Little Plastic Castle
How can the Lilith Fair organizers insert some much-needed grit into this summer’s second tour? How about recruiting one of the slew of underground distaff folkies?
Alt-folk godmother Ani DiFranco?s do-it-herself aesthetic and punky hairdos have been nothing short of uncompromising, even if her unplugged broadsides have always been conventional. Venturing into folk noir and ska-laced horns, “Little Plastic Castle” (Righteous Babe) takes several steps ahead. But she still lets her lyrics steer her melodies, resulting in songs that feel like nervous twitches, and the disc overflows with self-righteousness and repeated, clunky swipes at loser boyfriends.
DiFranco records on her own label; likewise, Mary Lou Lord started on an indie (the punky Kill Rock Stars). But judging by “Got No Shadow” (Work), her major-label debut, Lord should have sold out years ago. Her sweet vocal hush and winsome campfire folk were never very punk. Her collaborators on “Got No Shadow” know this, and their tight, tidy folk-rock grooves lend a chimey buoyancy to songs like “His Lamest Flame.” Her composure prevails, too: Whether lamenting road loneliness in “Western Union Desperate” or comparing a relationship to drifting vessels in “Two Boats,” Lord paints simple, direct portraits. This former subway busker is whisked successfully into the pop daylight.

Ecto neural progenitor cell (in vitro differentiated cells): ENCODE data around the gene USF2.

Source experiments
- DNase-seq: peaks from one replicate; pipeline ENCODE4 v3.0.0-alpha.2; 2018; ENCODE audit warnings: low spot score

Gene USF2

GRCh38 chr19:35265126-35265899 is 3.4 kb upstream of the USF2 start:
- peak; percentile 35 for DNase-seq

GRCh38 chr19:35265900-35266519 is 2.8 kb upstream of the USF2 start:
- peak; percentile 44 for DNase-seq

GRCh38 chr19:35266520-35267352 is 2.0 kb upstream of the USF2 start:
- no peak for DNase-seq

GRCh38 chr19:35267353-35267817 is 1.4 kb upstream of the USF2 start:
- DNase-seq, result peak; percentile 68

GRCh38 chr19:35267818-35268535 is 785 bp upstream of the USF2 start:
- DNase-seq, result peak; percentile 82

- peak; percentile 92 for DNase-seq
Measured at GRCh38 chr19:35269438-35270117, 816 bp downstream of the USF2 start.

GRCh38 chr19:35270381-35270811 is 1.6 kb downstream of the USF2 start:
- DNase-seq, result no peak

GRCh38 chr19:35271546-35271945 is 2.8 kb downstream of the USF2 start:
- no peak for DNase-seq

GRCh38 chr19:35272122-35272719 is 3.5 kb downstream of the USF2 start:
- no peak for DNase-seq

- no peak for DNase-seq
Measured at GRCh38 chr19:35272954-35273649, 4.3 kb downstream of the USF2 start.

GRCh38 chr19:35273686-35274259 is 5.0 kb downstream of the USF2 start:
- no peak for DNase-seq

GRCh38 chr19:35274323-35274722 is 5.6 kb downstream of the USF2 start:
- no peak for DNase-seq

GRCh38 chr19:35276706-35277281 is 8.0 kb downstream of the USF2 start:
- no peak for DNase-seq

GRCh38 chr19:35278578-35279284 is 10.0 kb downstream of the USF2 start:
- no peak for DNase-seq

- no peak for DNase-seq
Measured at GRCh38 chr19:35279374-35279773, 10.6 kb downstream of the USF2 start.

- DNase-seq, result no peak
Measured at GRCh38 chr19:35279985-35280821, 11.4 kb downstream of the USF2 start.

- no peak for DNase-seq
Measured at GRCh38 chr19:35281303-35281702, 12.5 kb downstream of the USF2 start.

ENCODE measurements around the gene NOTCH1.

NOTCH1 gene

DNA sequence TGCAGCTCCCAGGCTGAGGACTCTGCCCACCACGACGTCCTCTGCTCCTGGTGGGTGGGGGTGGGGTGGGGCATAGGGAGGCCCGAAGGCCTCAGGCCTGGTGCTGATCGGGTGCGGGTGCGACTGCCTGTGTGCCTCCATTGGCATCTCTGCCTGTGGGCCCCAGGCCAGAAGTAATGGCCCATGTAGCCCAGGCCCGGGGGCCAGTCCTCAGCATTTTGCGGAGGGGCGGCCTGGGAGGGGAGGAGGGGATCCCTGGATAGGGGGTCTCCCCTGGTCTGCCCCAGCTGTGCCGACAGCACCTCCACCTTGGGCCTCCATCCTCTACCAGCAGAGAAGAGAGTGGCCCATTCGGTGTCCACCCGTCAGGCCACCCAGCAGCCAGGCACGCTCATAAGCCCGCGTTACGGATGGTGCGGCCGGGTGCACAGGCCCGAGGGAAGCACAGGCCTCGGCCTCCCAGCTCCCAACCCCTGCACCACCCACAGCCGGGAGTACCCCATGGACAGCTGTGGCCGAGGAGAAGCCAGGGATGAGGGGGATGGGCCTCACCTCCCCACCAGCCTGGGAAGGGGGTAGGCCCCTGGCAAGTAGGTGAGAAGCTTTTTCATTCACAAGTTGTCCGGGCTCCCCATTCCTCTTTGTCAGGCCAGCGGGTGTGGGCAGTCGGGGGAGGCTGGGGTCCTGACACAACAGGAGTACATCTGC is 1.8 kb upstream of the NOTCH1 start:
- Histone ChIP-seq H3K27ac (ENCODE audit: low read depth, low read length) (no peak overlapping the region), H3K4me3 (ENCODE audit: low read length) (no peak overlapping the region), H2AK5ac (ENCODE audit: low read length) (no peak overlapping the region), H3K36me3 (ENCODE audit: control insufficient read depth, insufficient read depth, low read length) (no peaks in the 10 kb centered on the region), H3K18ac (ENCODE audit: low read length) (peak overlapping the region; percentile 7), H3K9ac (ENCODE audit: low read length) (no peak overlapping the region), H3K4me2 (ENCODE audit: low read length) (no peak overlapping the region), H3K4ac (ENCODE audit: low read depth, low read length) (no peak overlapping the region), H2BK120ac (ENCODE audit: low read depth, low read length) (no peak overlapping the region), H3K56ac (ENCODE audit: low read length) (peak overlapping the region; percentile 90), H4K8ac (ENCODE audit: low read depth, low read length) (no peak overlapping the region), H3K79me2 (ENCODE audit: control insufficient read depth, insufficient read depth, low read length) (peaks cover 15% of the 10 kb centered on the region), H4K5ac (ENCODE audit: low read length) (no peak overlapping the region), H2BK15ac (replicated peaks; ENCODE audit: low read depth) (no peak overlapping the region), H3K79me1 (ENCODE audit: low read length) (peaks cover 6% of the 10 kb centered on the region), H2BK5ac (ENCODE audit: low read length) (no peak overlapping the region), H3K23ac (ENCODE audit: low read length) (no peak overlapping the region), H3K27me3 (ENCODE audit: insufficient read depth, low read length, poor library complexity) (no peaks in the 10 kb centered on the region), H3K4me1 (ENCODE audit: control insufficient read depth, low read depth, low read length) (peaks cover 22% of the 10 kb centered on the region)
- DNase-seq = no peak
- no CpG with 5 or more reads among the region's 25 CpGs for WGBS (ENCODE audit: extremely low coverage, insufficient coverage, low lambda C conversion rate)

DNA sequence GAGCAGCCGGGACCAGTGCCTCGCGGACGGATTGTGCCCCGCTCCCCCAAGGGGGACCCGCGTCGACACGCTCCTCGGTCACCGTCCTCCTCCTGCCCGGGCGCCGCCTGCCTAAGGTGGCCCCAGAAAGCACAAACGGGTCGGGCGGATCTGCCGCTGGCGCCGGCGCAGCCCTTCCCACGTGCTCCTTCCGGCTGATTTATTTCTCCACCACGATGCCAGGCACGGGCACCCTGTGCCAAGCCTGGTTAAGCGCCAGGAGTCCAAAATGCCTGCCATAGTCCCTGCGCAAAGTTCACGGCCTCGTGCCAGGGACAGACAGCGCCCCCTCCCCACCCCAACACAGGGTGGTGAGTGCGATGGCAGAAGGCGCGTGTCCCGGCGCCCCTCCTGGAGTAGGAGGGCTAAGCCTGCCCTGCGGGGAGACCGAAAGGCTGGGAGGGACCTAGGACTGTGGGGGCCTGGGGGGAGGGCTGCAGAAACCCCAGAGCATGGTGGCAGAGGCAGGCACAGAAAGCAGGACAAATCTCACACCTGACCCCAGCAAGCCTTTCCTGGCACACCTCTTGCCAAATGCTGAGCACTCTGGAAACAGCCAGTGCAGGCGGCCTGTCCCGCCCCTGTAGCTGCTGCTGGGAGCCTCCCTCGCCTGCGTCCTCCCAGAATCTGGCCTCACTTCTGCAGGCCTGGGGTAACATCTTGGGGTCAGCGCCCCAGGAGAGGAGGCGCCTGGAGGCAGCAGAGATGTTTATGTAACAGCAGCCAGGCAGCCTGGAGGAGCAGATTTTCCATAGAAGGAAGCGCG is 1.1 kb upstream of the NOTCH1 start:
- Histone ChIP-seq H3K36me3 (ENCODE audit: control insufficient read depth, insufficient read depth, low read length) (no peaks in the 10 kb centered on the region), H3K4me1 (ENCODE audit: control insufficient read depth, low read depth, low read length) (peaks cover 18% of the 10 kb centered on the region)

Dead Man’s Curve,” from Cheri Knight’s “The Northeast Kingdom” (E-Squared), was written and sung by a woman, but it?ll give the Lilith crew the willies. Knight sings in the character of a woman killed in a car wreck, her spirit looking down upon the scene. Propelled by a grinding electric guitar, “Dead Man’s Curve” is an amplified mountain ballad. Knight’s keen sense of the grimmer side of life doesn’t end there. There’s a hint of stoic Blue Ridge Mountains fatalism in her voice, her hard-country music, and her tragic characters. Imagine Tom Sawyer’s Becky all grown up, still single–and not happy about it.